65. April 19th, 2006 at 23:31 | #65

    It would appear that in such an exampe we probably use a “weighted average� approach rather than a “number of superior attributes� approach.

    And what you have defined is the utility function which you are trying to determine, using revealed preferences.

  66. Ernestine Gross
    April 19th, 2006 at 23:51 | #66

    It is interesting to watch what happens when people start off with a Wikipedia ‘article’ on revealed preferences. Its also a worry.

  67. April 20th, 2006 at 00:30 | #67

    Katz,
    A market does not have to be free to be competitive. I did not say free – neither did Ernestine. My position stands.
    .
    As for my position – a fully unsubsidised market in children’s education is not desirable as the “sins” of the parents should not be visited on the children. However, just because a society believes that children need to be properly educated does not mean that the State needs to own schools, set cirriculum and support a huge bureaucracy. There are better ways.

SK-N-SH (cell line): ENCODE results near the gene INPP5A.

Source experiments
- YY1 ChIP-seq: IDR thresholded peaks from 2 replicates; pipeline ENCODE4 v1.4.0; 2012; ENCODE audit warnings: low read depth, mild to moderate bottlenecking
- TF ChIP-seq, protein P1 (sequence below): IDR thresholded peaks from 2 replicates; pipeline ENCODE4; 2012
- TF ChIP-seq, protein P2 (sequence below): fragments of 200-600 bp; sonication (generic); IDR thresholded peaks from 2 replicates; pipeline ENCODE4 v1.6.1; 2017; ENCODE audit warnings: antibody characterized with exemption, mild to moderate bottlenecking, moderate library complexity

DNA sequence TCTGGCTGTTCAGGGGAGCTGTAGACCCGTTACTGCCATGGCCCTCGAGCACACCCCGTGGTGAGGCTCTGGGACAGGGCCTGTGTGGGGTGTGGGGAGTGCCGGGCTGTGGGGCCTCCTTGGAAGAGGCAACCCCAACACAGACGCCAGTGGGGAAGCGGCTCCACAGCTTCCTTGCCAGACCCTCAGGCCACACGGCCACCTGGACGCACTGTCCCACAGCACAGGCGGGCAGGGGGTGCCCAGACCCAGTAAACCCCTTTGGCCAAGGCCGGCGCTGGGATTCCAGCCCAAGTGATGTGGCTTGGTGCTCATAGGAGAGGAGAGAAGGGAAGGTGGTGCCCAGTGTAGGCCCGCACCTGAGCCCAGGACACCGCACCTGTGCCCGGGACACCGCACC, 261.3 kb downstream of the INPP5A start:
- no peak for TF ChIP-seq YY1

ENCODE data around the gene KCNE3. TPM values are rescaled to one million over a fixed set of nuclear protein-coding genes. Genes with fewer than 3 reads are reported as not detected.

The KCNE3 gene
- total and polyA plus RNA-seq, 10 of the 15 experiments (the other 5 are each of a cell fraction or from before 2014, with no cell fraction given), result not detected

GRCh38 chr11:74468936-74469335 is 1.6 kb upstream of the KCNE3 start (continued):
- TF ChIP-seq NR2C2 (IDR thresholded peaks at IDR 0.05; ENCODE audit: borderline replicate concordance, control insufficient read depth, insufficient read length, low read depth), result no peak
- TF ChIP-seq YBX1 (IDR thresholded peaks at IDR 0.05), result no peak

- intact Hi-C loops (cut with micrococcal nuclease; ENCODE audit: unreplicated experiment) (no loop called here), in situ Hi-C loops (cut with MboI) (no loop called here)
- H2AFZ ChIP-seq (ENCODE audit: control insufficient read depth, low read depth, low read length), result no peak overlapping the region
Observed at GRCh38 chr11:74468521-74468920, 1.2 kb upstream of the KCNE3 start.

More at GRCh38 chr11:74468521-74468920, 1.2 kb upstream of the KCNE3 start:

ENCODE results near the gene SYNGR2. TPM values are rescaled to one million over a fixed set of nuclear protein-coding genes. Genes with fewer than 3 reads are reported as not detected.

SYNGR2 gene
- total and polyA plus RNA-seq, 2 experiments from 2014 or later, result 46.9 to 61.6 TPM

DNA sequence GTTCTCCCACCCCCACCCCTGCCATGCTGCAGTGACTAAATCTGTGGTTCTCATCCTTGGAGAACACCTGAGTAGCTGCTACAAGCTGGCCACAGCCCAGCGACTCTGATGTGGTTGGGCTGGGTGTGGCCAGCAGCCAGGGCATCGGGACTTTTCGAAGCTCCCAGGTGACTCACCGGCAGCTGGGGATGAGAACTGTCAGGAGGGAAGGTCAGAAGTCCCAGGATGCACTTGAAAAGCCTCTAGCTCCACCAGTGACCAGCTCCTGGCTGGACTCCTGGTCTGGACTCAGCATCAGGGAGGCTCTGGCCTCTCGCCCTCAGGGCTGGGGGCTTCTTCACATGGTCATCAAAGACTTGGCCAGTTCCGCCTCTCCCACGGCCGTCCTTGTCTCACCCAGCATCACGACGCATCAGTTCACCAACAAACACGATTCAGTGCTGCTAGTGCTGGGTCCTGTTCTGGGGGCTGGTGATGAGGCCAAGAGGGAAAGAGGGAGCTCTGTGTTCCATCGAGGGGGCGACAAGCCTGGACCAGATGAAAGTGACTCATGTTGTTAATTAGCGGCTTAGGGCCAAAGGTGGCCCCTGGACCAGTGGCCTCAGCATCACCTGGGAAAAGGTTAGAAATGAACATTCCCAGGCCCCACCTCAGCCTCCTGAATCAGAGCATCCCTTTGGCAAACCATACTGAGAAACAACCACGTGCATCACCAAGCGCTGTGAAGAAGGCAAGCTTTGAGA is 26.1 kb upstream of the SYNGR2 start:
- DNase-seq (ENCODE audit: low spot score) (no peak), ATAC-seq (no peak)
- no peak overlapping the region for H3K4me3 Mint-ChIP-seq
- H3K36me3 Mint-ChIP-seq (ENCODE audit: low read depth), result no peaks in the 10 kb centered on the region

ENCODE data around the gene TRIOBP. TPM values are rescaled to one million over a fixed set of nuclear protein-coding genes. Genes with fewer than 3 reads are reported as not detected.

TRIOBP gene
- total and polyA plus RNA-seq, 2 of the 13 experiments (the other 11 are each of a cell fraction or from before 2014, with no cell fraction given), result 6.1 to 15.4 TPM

68. Ernestine Gross
    April 20th, 2006 at 00:34 | #68

    Terje,

    I’d like to preface my comments by saying that I don’t think we are going to resolve much with this conversation but lets see how far one can go. I am writing on the condition that it is understand that whatever I am writing in the following is part of a process rather than statements that can be quoted, either in full or in part, anywhere.

    1. CompTIA A+ Certification. This is a good example of the formalisation of technical training, the success of which can be measured, at least partially, by observing changes on physical objects as a result of applying skills acquired. I’d say a forerunner of this development was training provided by Siemens and Mercedes Benz many years ago. Technicians with good references (rather than a certificate) from these companies were ‘valued’ in ‘the market’.

    2. “However leaving that to one side and being bold I would define education as any process that fascilitates or causes a person to acquire new knowledge, skills, insights, terminology, ways of thinking etc. ”